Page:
I’m quite content to let it float there
    What’s an ISIS girl ….
    For fear that anything I say is not an improvement on the text 😊
    My thread I think is called
    Waiting for the knock on the door
    You’ll see why soon I hope

  54. //. It is one of my bugbears when people using just to refer to children. I think, for example, an anti-smacking charity used it ad nauseam a few years back. //

    Indeed. But much worse IMO is the ad-nauseum use of the Bible phrase “suffer the little children” or even “suffer little children” to refer to children suffering, when Jesus meant simply that his adult followers should let the little children come nearer him to hear him.

    As for the “children of the nation”, Pearse meant it to mean not so much all individuals as all the different groups that make up the nation – whether of native or settler background, all religions, all classes and people of all social standing.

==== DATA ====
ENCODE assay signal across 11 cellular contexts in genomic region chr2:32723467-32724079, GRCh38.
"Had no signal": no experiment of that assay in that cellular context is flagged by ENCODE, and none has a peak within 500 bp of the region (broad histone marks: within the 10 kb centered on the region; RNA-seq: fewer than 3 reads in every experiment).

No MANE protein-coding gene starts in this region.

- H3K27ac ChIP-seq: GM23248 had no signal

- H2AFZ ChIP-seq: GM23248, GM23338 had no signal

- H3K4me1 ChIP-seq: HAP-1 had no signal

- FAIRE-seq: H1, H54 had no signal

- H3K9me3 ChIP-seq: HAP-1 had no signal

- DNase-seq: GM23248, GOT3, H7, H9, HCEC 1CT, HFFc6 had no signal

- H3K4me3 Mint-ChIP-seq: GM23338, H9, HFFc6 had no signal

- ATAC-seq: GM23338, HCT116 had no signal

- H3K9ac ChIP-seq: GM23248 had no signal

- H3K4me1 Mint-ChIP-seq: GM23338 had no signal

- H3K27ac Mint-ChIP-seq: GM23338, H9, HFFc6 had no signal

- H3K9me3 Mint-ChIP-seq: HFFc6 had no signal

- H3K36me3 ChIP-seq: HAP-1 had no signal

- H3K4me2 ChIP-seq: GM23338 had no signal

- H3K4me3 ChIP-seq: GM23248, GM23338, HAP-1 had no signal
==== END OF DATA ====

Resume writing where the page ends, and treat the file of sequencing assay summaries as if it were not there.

Although the Proclamation is a very fine text, one fault perhaps is that the word “children” occurs no less than four times in 6 short paragraphs. Too often even for a schoolteacher. Also that Ireland is sometimes referred to as “she” and then “it” and then “she” again, which does jar a bit.

  55. Most likely written and drafted by more than one person, hence the distortion.

    And the “children of the nation” is the different groups, as you say. Gael and Gall, Catholic, Protestant and Dissenter etc…

  56. //Waiting for the knock on the door//

    Kurt, I think we had a wee talk about that line, or another from the same source, many, many years ago….

    And then there was the gammon and getting the beauty of it hot 🙂